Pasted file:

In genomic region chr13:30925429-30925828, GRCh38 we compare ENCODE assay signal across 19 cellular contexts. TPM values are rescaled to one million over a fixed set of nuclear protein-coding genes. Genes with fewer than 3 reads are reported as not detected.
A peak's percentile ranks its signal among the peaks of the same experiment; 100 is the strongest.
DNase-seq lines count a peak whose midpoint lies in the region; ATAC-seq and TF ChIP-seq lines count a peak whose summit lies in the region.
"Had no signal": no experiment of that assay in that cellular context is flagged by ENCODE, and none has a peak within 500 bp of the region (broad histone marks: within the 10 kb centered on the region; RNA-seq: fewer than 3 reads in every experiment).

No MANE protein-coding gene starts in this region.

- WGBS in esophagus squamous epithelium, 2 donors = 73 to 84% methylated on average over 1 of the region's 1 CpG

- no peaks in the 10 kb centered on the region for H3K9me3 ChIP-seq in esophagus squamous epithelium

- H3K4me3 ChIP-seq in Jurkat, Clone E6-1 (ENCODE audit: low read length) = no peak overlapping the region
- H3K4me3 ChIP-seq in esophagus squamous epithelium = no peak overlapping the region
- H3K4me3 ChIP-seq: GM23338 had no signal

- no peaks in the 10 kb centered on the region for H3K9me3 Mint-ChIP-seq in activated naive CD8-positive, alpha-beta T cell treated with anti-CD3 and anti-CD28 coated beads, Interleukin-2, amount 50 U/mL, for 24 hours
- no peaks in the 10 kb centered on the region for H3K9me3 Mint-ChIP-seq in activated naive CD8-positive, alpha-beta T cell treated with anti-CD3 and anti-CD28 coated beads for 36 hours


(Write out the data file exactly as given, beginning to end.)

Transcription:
In genomic region chr13:30925429-30925828, GRCh38 we compare ENCODE assay signal across 19 cellular contexts. TPM values are rescaled to one million over a fixed set of nuclear protein-coding genes. Genes with fewer than 3 reads are reported as not detected.
A peak's percentile ranks its signal among the peaks of the same experiment; 100 is the strongest.
DNase-seq lines count a peak whose midpoint lies in the region; ATAC-seq and TF ChIP-seq lines count a peak whose summit lies in the region.
"Had no signal": no experiment of that assay in that cellular context is flagged by ENCODE, and none has a peak within 500 bp of the region (broad histone marks: within the 10 kb centered on the region; RNA-seq: fewer than 3 reads in every experiment).

No MANE protein-coding gene starts in this region.

- WGBS in esophagus squamous epithelium, 2 donors = 73 to 84% methylated on average over 1 of the region's 1 CpG

- no peaks in the 10 kb centered on the region for H3K9me3 ChIP-seq in esophagus squamous epithelium

- H3K4me3 ChIP-seq in Jurkat, Clone E6-1 (ENCODE audit: low read length) = no peak overlapping the region
- H3K4me3 ChIP-seq in esophagus squamous epithelium = no peak overlapping the region
- H3K4me3 ChIP-seq: GM23338 had no signal

- no peaks in the 10 kb centered on the region for H3K9me3 Mint-ChIP-seq in activated naive CD8-positive, alpha-beta T cell treated with anti-CD3 and anti-CD28 coated beads, Interleukin-2, amount 50 U/mL, for 24 hours
- no peaks in the 10 kb centered on the region for H3K9me3 Mint-ChIP-seq in activated naive CD8-positive, alpha-beta T cell treated with anti-CD3 and anti-CD28 coated beads for 36 hours